Iranian leaders have responded with calls for revenge against the United States for the attack.
“His departure to God does not end his path or his mission, but a forceful revenge awaits the criminals who have his blood and the blood of the other martyrs last night on their hands,” Iran’s supreme leader, Ayatollah Ali Khamenei, said in a statement.
The flag of General Soleimani in defense of the country's territorial integrity and the fight against terrorism and extremism in the region will be raised, and the path of resistance to US excesses will continue. The great nation of Iran will take revenge for this heinous crime.— Hassan Rouhani (@HassanRouhani) January 3, 2020
The Pentagon released a statement after the attack, saying, "At the direction of the president, the US military has taken decisive defensive action to protect US personnel abroad by killing Qassem Soleimani ... General Soleimani was actively developing plans to attack American diplomats and service members in Iraq and throughout the region."
"The flag of General Soleimani in defense of the country's territorial integrity and the fight against terrorism and extremism in the region will be raised, and the path of resistance to US excesses will continue," President Hassan Rouhani of Iran countered in his own tweet several hours after the strike. "The great nation of Iran will take revenge for this heinous crime."
In the wake of the attack, the Phoenix Police Department sent a hashtag-heavy tweet to their roughly 65,000 followers. The tweet was apparently meant to assure Phoenix residents that they were safe, but the message had the opposite effect, instead prompting panic, accusations of fear-mongering, and calls to delete the tweet.
"There are no known threats locally but the #safety and #security of the residents of #Phoenix is our number one concern. The Homeland Defense Bureau of the #PhxPD is in close contact with our local, state and federal partners regarding events around the world. #iran #soleimani," Phoenix police tweeted at 7:30 a.m. on Friday.
WTF? Stop with the fear mongering.— Dave (@OneAtomicPunk) January 3, 2020
Seriously what the hell? Way to scare people— BrianTempe (@brian_tempe) January 3, 2020
I can't believe you would post this. Do you know this could cause sheer panic?— Hope medina (@HopeHpramirez) January 3, 2020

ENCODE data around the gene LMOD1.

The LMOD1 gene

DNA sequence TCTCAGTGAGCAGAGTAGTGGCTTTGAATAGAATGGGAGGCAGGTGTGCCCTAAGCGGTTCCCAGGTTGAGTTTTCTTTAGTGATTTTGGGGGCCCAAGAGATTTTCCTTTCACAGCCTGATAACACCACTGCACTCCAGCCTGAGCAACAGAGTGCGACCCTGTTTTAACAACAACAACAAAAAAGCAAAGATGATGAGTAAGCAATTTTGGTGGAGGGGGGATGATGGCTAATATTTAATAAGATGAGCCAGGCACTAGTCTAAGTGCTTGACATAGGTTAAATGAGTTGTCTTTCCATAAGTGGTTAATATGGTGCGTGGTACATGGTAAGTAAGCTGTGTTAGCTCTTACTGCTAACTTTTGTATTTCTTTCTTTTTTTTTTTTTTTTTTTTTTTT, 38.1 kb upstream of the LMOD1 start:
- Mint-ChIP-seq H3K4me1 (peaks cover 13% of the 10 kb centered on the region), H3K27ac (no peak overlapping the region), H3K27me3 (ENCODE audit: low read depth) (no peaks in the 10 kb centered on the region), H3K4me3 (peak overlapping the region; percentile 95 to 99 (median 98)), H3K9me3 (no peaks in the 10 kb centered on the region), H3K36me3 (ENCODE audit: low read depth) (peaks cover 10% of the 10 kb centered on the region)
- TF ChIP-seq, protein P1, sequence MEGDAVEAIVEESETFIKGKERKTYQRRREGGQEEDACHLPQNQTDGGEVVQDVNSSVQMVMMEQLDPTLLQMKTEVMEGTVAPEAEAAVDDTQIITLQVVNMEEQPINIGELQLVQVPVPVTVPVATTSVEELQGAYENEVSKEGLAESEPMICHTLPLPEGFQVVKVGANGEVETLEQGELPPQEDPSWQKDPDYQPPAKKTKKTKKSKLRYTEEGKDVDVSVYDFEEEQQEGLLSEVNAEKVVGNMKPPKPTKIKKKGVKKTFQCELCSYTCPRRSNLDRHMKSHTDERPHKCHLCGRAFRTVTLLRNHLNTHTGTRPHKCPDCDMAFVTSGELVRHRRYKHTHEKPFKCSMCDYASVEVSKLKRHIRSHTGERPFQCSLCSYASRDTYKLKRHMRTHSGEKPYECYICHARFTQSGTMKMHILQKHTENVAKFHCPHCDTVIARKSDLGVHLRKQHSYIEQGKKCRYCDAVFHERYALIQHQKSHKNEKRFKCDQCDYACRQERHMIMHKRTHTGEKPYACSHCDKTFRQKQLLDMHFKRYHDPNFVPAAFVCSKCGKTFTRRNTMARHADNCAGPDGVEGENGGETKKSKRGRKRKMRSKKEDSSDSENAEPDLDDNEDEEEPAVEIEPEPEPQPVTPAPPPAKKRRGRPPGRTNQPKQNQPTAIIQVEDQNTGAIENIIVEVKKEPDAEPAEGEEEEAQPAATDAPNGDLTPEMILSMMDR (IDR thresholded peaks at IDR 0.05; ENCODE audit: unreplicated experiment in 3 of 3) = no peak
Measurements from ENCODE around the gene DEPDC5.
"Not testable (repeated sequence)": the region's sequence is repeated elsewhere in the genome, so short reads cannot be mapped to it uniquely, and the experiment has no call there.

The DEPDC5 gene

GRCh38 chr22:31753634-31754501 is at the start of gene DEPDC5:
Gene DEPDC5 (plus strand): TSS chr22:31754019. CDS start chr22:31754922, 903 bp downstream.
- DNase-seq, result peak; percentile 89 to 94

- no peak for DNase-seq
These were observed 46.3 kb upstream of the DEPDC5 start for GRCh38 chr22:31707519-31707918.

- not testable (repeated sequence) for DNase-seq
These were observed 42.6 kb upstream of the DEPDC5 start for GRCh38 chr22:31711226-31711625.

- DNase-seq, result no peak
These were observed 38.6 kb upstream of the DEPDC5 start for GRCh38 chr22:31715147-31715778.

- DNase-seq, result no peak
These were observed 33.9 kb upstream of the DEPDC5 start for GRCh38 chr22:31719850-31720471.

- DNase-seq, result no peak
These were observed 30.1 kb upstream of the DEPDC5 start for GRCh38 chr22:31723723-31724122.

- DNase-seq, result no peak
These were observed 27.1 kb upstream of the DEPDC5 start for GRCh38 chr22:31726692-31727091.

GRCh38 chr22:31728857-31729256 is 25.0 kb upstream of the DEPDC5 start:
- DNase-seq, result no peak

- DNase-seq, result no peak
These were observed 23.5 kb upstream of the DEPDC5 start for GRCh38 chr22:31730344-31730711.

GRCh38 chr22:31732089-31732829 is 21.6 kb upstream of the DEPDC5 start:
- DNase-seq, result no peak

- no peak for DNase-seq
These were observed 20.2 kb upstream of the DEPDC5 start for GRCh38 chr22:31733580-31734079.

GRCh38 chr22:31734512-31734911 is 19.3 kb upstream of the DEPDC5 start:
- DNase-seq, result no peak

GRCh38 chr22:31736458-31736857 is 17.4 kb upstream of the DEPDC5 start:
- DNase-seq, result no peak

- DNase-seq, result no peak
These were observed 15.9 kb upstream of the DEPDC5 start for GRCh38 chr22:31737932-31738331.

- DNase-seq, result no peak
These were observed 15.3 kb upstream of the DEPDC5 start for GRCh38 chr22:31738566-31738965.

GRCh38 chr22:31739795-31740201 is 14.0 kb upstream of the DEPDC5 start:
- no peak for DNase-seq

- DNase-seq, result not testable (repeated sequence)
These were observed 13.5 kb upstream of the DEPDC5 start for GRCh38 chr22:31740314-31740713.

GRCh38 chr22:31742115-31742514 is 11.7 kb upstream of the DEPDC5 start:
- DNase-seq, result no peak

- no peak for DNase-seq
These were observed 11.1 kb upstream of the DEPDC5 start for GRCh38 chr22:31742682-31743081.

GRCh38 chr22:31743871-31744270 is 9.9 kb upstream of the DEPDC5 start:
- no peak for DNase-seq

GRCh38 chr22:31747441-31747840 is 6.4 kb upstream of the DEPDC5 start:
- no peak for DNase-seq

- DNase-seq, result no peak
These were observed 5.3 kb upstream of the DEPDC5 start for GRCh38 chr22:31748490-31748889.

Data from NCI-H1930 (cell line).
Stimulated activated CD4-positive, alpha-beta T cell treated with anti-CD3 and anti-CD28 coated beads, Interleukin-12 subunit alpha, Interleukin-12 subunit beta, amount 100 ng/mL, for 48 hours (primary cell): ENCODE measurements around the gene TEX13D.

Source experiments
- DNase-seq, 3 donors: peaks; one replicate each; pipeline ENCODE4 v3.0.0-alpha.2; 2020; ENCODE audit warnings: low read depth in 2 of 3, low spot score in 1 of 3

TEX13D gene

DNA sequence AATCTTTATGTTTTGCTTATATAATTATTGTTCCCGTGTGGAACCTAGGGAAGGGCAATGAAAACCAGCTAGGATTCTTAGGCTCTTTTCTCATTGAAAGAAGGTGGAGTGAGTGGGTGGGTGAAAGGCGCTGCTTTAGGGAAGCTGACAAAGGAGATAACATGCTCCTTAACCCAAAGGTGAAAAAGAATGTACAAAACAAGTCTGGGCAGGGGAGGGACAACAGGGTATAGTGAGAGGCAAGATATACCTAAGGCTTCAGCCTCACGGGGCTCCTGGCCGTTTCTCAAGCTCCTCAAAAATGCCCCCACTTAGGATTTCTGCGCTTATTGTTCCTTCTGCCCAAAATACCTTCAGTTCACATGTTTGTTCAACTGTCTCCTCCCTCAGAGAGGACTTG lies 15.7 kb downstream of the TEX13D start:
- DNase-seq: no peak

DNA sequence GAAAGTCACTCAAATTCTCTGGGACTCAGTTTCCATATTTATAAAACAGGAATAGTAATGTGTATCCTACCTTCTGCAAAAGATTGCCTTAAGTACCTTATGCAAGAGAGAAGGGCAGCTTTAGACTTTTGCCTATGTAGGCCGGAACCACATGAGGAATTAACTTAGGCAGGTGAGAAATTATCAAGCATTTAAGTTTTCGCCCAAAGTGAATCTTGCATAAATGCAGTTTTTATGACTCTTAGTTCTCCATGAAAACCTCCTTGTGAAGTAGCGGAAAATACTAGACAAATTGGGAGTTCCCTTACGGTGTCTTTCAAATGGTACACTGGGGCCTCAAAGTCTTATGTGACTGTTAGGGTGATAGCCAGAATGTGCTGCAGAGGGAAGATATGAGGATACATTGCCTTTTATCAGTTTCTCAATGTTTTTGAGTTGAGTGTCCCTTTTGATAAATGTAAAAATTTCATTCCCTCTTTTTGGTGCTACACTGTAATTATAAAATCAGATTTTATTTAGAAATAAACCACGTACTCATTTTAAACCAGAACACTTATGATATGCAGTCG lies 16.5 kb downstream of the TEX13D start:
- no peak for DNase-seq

I just saw this. Absolutely unreal. As if Arizonans have anything to fear today.... aside from maybe frostbite.— JJ (@LiveinTempe) January 3, 2020
Amid backlash and an inquiry from AZfamily (3TV/CBS 5) "about any possible increased security measures," Phoenix police deleted the tweet.
Detective Luis Samudio, a spokesperson for the Phoenix Police Department, told Phoenix New Times the department deleted the tweet because it was "not received as intended."
"The recent information that was sent on Twitter was only intended to inform the community that we are not aware of any threats and reassure the community that safety and security is our top priority," Samudio said in a statement emailed to New Times. "The Twitter post was not received as intended."
Phoenix police aren't alone when it comes to tweeting about monitoring threats following the airstrike in Baghdad. The commissioner of the New York Police Department, Dermot Shea, and the Los Angeles Police Department both shared tweets on Friday morning stating that they are monitoring the situation in Iran and currently have no evidence of credible threats against either major city.
The NYPD continues to closely monitor the events in Iran & across the region for any further developments. While there are no specific / credible threats to #NYC, we’ve deployed additional resources to key locations.— Commissioner Shea (@NYPDShea) January 3, 2020
As always, if you see something, say something. 1-888-NYC-SAFE pic.twitter.com/JwL0mojnsS
While there is no credible threat to Los Angeles, the LAPD is monitoring the events developing in Iran. We will continue to communicate with state, local, federal and international law enforcement partners regarding any significant intel that may develop.— LAPD HQ (@LAPDHQ) January 3, 2020